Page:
Investing In Real Estate 2: How Not To Invest In Real Estate

| June 5, 2019 | 0 Comments

Last month, I discussed some of the benefits of including real estate in your investment mix. These include income, diversification and, in the case of owning property directly, some significant tax advantages for owning income properties.

I also mentioned that there are some versions of real estate investing which are more attractive than others. A Real Estate Investment Trust or “REIT” is a company, which invests in real estate. Most are publicly traded on the exchanges, and investors can buy and sell the stocks of these companies just like any other. One such company based in San Diego is Realty Income Corp (NYSE: “O”). Another familiar one is Westfield, which is owned by a Europe-based REIT and operates shopping malls around the U.S. and the world.

Many mutual funds focus on investing in REITS as well, making them fairly accessible to most investors at (sometimes) reasonable cost. Sophisticated and higher net worth investors may also look to partnerships where a builder or operator will pool funds (often with significant investment minimums) for specific projects or sets of projects. These are complex legal arrangements, which offer the potential for higher returns (but also significant losses).

My least-favorite way to invest in real estate is called a Non-traded REIT. They are structured a lot like partnerships but with much smaller investment minimums to make them accessible to smaller (and generally less sophisticated) investors. They blend characteristics of REITs (professional management, multiple properties, net asset value like a stock) with some of the characteristics of partnerships (illiquid, opaque, high cost).

Here are some of the reasons why this mix doesn’t work:

Cost. Non-traded REITs can be grotesquely expensive, with front-end sales commissions up to 10 percent and internal annual expenses that can run as high as 2.75 percent, significantly higher than most listed REITs and even most REIT mutual funds. More importantly, the sponsors of these REITs are often also service providers through shell companies, dramatically increasing the conflicts of interest and the costs incurred at every stage of the process.

Illiquidity. The Non-traded part is sold as a feature, but is actually a bug. Once purchased, they are almost impossible to get rid of. If you purchase them inside a retirement plan and then switch jobs, they are extremely difficult to transfer to your new plan. Selling the Non-traded REIT is sometimes possible, though often at steep discounts to their stated value.

Opacity. Non-traded REITs only value their assets when absolutely required. The result is a net asset value that rarely changes on your statement. Beware though, these values may often be so stale as to be grossly inaccurate. For example, one REIT was sold in 2005 at ten dollars per share and listed as such until 2010 when regulators forced the sponsor to value the properties honestly. Investors were stunned when their shares were suddenly worth only $4.25. Things are better now, but the values can still be 18 months or more out of date.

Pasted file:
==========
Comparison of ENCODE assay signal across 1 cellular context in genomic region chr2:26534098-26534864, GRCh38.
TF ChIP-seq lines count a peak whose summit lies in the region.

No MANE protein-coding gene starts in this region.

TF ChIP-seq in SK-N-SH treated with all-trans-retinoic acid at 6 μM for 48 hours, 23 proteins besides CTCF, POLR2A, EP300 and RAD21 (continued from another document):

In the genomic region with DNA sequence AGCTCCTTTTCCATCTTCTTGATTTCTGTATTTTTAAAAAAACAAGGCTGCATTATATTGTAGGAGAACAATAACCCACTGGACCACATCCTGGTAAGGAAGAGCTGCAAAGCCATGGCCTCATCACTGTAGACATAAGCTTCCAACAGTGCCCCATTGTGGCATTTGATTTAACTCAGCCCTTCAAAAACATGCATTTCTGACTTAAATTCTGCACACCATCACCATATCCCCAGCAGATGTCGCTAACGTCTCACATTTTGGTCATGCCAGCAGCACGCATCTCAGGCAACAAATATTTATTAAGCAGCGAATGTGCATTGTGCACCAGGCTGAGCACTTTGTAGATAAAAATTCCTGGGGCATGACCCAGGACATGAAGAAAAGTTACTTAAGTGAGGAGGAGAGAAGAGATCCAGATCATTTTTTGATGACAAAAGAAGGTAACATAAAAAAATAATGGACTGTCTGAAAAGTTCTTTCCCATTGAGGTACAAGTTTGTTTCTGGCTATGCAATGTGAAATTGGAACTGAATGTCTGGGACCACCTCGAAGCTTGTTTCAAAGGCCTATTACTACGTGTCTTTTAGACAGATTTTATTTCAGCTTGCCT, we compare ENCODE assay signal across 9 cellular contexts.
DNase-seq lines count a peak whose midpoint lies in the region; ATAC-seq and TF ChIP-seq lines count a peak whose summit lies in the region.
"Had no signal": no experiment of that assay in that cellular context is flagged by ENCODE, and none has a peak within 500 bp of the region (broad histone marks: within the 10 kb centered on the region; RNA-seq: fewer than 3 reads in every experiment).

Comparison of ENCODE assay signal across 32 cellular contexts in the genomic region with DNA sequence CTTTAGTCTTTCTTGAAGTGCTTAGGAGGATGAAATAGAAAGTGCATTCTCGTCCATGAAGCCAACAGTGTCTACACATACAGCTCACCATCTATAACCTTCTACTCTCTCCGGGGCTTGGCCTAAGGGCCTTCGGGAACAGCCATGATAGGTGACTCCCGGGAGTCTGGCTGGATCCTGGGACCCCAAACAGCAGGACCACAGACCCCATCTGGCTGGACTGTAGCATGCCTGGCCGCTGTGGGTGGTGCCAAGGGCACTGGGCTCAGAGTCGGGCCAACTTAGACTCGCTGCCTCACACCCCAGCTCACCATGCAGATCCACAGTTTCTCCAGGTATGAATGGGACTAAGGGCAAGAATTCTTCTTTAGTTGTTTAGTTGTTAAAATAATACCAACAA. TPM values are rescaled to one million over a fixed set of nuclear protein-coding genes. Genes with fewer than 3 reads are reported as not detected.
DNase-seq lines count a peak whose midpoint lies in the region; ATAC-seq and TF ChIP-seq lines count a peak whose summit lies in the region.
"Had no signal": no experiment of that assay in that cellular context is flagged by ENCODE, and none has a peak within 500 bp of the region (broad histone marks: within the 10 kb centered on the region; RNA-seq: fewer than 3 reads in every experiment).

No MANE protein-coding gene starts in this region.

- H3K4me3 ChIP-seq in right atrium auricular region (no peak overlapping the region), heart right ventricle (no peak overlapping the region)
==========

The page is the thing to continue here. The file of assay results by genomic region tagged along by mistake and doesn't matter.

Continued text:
Leverage. Non-traded REITS are often highly leveraged, frequently using funds borrowed from banks (or paid in by new investors) to fund distributions to existing shareholders. Non-traded REITs may be twice as leveraged as a similar listed REIT traded on an exchange. While increasing your potential returns, leverage also adds significant downside risk to your investment.

Underperformance. According to one study, from 1991 to 2018, private real estate funds (partnerships) underperformed listed REITs by almost four percent per year. That same study shows non-traded REITs performed even worse over the same period.

In the final analysis, non-traded REITs are great for the brokers who are paid hefty commissions to sell them to unsuspecting clients. But there are much better ways to add real estate to your portfolio if you feel that would be a good investment for you. If you have questions about investing in real estate or want to learn more about diversifying your portfolio, talk to a fee-only fiduciary investment advisor; someone who isn’t compensated by commissions.

This column is prepared by Rick Brooks, CFA®, CFP®. Brooks is Director/Investment Management with Blankinship & Foster, LLC, a Fee-Only wealth advisory firm specializing in financial planning and investment management for people preparing for retirement. Brooks can be reached at (858) 755-5166, or by email at Brooks and his family live in Mission Hills.

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